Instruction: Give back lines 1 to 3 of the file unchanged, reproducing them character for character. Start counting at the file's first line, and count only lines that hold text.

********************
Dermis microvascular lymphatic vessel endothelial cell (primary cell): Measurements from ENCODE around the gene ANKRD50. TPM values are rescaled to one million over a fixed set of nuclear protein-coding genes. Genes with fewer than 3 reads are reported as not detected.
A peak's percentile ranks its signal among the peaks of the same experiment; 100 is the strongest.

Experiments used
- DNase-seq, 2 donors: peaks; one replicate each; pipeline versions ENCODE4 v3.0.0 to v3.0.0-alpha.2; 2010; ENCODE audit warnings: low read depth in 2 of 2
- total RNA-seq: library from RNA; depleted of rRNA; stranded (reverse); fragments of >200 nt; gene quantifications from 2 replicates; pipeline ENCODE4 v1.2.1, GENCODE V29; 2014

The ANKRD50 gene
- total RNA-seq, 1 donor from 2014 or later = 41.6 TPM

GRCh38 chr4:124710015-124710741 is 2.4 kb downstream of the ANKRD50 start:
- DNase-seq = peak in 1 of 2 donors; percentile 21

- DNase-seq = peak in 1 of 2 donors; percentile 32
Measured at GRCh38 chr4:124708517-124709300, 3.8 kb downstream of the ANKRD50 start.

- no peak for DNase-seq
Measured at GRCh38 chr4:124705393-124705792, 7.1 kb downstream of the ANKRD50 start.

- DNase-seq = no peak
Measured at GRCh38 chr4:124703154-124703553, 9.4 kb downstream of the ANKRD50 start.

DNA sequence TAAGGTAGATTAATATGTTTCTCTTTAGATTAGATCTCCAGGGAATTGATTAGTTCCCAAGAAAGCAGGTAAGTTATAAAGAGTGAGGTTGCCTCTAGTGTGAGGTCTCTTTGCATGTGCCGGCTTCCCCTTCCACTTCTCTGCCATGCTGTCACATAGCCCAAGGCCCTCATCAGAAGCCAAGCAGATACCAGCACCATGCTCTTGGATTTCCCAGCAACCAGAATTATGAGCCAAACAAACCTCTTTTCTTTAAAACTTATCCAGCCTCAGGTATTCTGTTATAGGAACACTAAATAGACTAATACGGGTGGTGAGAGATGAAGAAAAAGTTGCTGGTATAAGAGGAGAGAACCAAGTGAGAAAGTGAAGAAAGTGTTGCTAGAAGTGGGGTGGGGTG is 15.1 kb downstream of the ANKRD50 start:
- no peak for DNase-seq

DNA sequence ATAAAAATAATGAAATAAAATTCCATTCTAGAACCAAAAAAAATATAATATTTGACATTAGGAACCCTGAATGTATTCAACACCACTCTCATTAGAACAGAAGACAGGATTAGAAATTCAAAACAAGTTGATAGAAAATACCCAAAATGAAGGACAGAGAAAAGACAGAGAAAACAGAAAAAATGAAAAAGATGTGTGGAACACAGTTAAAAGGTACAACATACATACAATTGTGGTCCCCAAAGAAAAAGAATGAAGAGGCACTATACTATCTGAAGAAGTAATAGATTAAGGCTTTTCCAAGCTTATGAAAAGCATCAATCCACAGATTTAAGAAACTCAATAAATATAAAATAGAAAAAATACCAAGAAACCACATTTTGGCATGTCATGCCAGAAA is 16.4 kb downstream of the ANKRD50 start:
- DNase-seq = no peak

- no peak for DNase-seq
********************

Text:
Dermis microvascular lymphatic vessel endothelial cell (primary cell): Measurements from ENCODE around the gene ANKRD50. TPM values are rescaled to one million over a fixed set of nuclear protein-coding genes. Genes with fewer than 3 reads are reported as not detected.
A peak's percentile ranks its signal among the peaks of the same experiment; 100 is the strongest.

Experiments used